This is a great, well-thought out blog post from Mat Harrison’s “Fantasy Sports Diary,” but I just don’t agree with a lot of it, unfortunately. First, check out A Guide to Fantasy Trading, by Fantasy Sports Diary, then we’ll talk.
It’s not to say that I think he’s wrong — but that Fantasy Baseball owners are all different. To say that they should be trading at all times, to me, is a little irresponsible. Yes, you want to put the best team forward that you can, but part of that is believing in your projections and your analysis from the get-go.
What I thought I’d do is go point by point down his list of tips. Ideally, you could open up both pages and read them side-by-side.
1. Make Your Team Undroppable
This seems a little harder to accomplish than he might think, especially when you are playing against 11 responsible, intelligent owners. “Make your team undroppable,” is like saying, “Only pick stocks that are going to go up, and if you have a stinker, trade it to someone that has a good stock.” I agree, you should never hold onto someone that’s not going to help your team, but you’re really just assessing whether the worst player on your team has a better chance of being good than the best player in free agency. It’s a fine line.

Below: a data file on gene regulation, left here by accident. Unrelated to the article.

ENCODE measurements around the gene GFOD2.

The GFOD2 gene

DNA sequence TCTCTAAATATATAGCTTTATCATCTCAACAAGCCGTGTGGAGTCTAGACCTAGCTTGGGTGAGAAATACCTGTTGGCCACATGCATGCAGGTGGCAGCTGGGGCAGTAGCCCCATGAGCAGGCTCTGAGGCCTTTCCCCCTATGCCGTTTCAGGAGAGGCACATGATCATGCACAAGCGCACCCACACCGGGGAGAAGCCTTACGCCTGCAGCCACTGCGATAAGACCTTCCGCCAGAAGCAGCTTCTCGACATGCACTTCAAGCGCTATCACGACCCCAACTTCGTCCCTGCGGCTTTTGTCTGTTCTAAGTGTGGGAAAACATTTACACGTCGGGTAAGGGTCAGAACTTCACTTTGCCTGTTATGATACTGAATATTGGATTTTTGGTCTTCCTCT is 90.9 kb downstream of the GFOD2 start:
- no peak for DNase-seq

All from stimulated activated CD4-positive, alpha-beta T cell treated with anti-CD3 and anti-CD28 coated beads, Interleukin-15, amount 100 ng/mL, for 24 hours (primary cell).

2. Make Trade Offers
“You need to offer at least a trade every other day, if not every day,” he said. This just seems arbitrary with no real solid reasoning backing it up.
I’m fine with make offers throughout the week, but there’s no reason to make it a daily exercise. Ideally, you can wait until the morning of your league’s weekly deadline, and target people with injury problems or lineup issues.
3. Buy low, sell high
(but only sell studs if your team really sucks)
He always wants to get the better player in a deal — which is what everyone in the world ever wants to do — especially in multi-player deals.
Unfortunately, getting the best player and the worst player in a four-player deal sometimes means the drop in value from the third player to the fourth player does not make up the difference in value between the first player and the second player.
Trading for top 50 (predraft) guys is easier said than done. If you can, sure. But what’s the quality of owners you are playing with that are dumping guys that cost them over $20 or a pick in the first four rounds for “mid to lower tier guys that are doing well”?
Speaking of which, here are my Fantasy Baseball Rankings Redraft. Basically, it’s the first two rounds of a Fantasy Baseball draft if the draft was held today.
4. Don’t get discouraged, don’t get upset, don’t get insulted
Easier said than done, but I agree with the overall concept. Sometimes, you can’t help but get mad at someone for thinking you are dumb, but in the grand scheme of things, getting mad at him doesn’t help your Fantasy Baseball team.
He also suggests revisiting old deals to keep a conversation going, using good old fashioned diplomacy. That makes sense to me, also, especially if you were the owner that was originally insulted by an offer. Wait a couple weeks after your guy continues to mash, then go back to him to see what his new offer will be. He’ll be careful to not low-ball you this time.
It was a fun read and an excellent look into how some Fantasy Baseball owners think of as a guide to Fantasy Trading. Check the rest of Mat Harrison’s stuff out too — he’s a very good writer.